Robert S. Mueller, III, Director of the FBI (2001-2013)
Robert S. Mueller, III is a partner at WilmerHale in Washington, DC, where his practice focuses on investigations, crisis management, privacy, and cyber security work.
Mr. Mueller served as the sixth Director of the FBI from September 2001 to September 2013. He was nominated by President George W. Bush and was sworn in as Director on September 4, 2001 – just one week before 9/11.
His ten-year term was extended for an additional two years at the request of President Barack Obama and pursuant to legislation passed by Congress.
Born in New York City, Mr. Mueller grew up outside of Philadelphia. He graduated from Princeton University in 1966 and later earned a master's degree in International Relations at New York University in 1967.
After college, he joined the United States Marine Corps, where he served as an officer for three years, leading a rifle platoon of the Third Marine Division in Vietnam. He is the recipient of the Bronze Star, two Navy Commendation Medals, the Purple Heart and the Vietnamese Cross of Gallantry.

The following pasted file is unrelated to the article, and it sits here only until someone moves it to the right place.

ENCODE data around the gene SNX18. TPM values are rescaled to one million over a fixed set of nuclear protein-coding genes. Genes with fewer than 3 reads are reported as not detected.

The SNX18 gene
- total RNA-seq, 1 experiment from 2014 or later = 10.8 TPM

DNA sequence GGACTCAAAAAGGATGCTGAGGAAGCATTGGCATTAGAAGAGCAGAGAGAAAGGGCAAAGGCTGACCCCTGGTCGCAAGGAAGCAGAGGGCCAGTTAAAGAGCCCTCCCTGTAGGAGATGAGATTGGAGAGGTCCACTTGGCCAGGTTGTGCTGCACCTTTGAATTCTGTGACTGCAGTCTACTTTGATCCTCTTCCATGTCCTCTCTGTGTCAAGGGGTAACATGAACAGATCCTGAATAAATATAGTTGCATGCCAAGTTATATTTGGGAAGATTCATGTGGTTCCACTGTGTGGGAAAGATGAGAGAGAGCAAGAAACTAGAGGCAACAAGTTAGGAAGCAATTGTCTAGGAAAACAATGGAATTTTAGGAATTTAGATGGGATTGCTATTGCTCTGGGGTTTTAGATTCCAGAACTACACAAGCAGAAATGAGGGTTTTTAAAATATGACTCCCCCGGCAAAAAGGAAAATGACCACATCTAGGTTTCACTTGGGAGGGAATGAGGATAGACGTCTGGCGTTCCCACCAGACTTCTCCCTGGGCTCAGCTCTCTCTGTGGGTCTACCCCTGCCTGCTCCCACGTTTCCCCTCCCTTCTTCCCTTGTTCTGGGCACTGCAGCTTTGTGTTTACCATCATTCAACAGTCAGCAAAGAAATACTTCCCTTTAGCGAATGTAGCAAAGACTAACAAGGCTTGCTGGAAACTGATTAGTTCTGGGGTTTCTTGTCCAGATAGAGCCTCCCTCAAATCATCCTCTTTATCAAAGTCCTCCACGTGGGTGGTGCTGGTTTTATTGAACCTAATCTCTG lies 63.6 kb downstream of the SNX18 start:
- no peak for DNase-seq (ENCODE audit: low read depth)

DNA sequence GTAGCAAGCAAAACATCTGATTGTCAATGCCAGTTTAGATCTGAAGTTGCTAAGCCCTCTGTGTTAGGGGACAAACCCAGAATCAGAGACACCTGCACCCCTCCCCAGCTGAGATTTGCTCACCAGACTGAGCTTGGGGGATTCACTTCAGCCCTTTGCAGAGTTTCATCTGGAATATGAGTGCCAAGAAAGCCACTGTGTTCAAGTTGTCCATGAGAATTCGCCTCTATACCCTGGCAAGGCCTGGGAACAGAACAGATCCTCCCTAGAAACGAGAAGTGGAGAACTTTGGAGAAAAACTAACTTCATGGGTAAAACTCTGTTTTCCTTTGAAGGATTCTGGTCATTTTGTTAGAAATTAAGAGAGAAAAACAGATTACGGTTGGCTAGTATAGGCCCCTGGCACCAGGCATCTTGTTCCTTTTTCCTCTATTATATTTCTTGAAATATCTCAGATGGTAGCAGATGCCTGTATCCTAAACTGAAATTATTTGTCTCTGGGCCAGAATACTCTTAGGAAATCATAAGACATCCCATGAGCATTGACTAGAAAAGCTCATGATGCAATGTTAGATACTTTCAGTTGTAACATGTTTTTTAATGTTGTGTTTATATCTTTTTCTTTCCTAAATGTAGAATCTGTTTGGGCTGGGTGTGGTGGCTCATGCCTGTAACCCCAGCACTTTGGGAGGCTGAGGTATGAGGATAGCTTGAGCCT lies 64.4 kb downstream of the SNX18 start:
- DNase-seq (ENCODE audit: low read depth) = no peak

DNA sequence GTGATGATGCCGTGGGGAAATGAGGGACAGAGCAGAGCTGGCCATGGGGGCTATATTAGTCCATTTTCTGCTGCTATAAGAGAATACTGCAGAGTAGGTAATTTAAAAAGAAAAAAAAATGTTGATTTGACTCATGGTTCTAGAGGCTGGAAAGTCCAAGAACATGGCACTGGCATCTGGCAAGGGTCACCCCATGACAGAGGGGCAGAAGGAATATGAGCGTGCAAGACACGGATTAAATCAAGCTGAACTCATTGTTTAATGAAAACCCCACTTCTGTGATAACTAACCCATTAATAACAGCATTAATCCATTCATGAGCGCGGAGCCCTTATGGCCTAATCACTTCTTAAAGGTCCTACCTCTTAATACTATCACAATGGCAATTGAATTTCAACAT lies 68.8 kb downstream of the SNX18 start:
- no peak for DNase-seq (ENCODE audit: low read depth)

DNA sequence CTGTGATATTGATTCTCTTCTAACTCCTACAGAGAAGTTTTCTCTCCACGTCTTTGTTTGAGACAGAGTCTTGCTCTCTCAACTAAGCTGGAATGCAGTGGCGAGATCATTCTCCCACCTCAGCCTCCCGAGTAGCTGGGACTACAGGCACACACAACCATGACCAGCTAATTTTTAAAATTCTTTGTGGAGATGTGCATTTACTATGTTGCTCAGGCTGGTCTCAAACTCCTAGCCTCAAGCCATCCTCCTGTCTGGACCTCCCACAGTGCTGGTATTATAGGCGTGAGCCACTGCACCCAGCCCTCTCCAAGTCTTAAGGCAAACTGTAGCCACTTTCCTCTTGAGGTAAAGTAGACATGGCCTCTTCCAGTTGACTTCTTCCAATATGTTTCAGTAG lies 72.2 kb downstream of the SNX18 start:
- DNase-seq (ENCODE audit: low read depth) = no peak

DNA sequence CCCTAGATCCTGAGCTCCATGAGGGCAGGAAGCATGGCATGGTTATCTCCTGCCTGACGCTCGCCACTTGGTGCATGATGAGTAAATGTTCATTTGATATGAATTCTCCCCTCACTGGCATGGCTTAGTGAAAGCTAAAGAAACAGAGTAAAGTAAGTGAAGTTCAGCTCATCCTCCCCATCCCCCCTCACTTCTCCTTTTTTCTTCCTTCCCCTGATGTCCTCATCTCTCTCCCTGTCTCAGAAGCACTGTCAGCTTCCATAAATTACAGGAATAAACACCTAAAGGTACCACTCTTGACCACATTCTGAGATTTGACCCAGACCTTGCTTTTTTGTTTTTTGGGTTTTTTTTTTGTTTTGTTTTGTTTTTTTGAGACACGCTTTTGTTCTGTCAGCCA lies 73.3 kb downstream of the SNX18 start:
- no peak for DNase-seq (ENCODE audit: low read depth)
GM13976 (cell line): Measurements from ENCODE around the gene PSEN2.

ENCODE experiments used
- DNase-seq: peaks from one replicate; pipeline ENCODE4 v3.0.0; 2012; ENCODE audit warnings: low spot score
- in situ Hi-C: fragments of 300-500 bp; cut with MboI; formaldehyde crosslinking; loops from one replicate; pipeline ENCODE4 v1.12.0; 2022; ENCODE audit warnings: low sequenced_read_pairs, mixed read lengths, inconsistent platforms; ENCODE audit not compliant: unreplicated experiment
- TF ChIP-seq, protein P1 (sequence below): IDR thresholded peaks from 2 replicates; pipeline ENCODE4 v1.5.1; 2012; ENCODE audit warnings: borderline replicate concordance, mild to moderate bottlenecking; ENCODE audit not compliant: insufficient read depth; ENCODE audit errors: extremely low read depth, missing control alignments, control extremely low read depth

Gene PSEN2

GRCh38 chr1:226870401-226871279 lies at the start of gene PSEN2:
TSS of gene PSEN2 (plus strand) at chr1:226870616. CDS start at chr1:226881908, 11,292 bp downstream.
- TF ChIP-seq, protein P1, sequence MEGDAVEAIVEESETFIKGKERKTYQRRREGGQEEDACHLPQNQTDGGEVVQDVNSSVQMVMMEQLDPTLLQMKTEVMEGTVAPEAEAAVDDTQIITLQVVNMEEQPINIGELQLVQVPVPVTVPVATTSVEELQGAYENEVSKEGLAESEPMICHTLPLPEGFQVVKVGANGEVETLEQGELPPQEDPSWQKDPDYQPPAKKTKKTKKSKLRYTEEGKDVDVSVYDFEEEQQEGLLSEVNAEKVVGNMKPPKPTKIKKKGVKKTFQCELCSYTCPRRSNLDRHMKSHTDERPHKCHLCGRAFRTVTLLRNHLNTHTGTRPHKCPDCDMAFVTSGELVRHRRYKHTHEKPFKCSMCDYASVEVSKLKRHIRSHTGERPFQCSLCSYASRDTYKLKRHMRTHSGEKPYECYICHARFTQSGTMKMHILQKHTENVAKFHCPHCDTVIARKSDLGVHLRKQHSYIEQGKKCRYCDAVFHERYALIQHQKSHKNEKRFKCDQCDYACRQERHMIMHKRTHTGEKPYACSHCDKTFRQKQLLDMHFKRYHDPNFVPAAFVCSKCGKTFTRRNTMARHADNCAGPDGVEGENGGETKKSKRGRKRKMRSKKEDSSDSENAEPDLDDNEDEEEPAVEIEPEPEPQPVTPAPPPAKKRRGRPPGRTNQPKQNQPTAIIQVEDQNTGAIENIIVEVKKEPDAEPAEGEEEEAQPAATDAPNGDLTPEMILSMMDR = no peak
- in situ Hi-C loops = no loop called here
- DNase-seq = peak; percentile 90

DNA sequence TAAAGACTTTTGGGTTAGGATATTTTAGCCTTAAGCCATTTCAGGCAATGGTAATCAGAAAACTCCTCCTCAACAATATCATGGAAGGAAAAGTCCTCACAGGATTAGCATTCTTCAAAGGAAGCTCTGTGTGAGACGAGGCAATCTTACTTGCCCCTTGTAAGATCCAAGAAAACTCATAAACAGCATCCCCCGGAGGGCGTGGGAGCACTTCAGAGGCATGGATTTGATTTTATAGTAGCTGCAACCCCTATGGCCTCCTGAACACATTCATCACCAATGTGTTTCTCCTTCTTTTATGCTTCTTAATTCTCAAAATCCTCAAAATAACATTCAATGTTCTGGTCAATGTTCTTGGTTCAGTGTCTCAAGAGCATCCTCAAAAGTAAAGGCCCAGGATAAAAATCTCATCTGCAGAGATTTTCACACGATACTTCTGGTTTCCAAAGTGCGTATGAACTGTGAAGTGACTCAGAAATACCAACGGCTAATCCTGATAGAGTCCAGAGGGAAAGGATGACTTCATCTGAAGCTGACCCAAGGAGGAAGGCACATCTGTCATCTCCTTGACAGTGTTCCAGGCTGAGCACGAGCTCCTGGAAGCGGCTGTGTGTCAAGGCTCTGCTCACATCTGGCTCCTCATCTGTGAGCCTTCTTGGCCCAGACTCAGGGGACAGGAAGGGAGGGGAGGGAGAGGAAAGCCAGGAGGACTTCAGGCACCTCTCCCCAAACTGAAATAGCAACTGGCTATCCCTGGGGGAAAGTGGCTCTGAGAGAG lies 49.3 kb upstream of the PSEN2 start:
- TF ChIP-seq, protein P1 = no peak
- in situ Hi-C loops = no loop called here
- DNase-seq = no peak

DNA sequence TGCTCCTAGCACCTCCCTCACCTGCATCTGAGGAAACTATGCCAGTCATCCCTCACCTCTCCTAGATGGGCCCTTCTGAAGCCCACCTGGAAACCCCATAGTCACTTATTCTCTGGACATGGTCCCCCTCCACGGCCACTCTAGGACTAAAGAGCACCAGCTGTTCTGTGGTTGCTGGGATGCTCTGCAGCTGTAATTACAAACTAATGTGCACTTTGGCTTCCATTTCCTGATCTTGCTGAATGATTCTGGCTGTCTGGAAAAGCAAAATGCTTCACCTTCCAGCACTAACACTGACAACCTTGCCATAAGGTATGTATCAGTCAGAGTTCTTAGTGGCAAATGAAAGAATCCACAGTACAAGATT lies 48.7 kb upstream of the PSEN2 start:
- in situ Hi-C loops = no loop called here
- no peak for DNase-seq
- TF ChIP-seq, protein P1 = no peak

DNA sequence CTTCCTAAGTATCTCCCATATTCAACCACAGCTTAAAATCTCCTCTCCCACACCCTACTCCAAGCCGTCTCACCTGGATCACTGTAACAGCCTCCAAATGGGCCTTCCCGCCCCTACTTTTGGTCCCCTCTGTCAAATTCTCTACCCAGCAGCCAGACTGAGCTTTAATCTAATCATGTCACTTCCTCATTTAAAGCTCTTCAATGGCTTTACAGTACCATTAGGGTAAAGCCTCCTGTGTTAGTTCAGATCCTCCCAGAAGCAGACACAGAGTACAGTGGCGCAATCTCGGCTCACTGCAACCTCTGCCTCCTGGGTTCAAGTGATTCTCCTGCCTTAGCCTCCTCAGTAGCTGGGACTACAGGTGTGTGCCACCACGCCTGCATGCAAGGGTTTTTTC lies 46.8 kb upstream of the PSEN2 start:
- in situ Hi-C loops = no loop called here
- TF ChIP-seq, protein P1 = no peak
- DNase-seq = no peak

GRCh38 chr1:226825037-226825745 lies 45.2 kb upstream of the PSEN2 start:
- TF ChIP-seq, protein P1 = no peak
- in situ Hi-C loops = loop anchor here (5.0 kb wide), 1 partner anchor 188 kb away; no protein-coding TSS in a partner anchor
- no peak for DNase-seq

Following his military service, Mr. Mueller earned a law degree from the University of Virginia Law School in 1973 and served on the Law Review.
After completing his education, Mr. Mueller worked as a litigator in San Francisco until 1976. He then served for 12 years in the United States Attorney's Offices, first in the Northern District of California in San Francisco, where he rose to be chief of its criminal division.
In 1982, he moved to Boston as an Assistant United States Attorney where he investigated and prosecuted major financial fraud, terrorist and public corruption cases, as well as narcotics conspiracies and international money launderers.
After serving as a partner at the Boston law firm of Hill and Barlow, Mr. Mueller returned to public service. In 1989 he served in the United States Department of Justice as an assistant to Attorney General Richard L. Thornburgh. The following year he took charge of its Criminal Division. During his tenure, he oversaw prosecutions including the conviction of Panama leader Manuel Noriega, the Lockerbie Pan Am 103 bombing case and the John Gotti mobster prosecution. In 1991, he was elected Fellow of the American College of Trial Lawyers.
In 1993, Mr. Mueller became a partner at Boston's Hale and Dorr, specializing in complex white collar crime litigation. He returned to public service in 1995 as senior litigator in the Homicide Section of the District of Columbia United States Attorney's Office. In 1998, Mr. Mueller was named United States Attorney in San Francisco and held that position until 2001. He then served as Acting Deputy Attorney General of the United States Department of Justice for several months before becoming FBI Director.
Mr. Mueller and his wife, Ann, have two daughters.